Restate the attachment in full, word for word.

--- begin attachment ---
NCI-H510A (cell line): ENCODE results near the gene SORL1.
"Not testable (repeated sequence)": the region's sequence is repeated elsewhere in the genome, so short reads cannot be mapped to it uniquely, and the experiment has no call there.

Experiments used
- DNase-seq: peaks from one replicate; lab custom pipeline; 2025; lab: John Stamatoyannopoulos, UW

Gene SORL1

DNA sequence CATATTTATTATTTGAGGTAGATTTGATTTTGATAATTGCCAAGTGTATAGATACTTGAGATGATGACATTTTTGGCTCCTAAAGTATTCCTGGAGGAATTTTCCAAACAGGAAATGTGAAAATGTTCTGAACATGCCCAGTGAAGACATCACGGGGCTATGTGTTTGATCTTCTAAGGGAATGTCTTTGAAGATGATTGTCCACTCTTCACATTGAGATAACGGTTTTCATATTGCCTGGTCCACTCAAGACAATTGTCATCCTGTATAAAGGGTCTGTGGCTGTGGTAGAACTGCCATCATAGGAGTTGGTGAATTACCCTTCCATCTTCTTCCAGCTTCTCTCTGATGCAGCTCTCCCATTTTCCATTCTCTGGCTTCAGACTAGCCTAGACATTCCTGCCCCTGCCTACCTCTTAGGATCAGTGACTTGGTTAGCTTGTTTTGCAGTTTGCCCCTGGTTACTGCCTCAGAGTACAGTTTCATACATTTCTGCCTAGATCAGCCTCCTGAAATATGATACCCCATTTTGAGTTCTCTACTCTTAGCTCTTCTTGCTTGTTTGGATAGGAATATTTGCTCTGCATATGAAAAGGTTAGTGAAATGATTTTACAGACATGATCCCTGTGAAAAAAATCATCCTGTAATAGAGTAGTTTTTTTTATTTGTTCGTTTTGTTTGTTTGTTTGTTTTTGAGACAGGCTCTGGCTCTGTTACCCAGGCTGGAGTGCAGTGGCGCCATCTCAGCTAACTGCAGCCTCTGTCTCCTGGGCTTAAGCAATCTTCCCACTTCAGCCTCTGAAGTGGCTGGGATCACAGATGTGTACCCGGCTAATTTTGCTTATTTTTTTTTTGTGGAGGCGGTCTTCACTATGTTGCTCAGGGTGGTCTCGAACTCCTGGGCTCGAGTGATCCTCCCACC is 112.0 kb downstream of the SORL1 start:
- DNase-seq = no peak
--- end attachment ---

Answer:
NCI-H510A (cell line): ENCODE results near the gene SORL1.
"Not testable (repeated sequence)": the region's sequence is repeated elsewhere in the genome, so short reads cannot be mapped to it uniquely, and the experiment has no call there.

Experiments used
- DNase-seq: peaks from one replicate; lab custom pipeline; 2025; lab: John Stamatoyannopoulos, UW

Gene SORL1

DNA sequence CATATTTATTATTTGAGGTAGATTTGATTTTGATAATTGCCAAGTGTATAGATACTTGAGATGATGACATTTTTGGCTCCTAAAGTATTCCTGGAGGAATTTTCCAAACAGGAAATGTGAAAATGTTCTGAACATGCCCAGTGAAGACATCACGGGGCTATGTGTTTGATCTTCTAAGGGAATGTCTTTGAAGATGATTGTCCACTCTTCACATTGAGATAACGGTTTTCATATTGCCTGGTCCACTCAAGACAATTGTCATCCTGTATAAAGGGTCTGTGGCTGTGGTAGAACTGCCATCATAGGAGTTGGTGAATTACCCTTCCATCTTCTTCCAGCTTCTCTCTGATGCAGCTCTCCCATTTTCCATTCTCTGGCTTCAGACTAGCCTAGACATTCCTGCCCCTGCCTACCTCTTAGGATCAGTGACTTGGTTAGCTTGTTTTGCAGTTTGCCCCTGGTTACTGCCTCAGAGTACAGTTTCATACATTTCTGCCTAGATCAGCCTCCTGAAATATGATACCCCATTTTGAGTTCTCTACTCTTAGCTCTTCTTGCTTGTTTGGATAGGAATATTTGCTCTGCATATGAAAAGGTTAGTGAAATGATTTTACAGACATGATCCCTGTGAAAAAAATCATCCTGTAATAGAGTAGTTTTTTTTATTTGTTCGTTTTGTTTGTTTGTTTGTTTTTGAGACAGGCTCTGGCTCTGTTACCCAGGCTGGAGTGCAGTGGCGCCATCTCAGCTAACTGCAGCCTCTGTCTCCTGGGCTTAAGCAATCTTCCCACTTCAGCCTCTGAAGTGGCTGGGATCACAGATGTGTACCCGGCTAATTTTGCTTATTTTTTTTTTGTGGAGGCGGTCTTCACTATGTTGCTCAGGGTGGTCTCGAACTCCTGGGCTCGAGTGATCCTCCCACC is 112.0 kb downstream of the SORL1 start:
- DNase-seq = no peak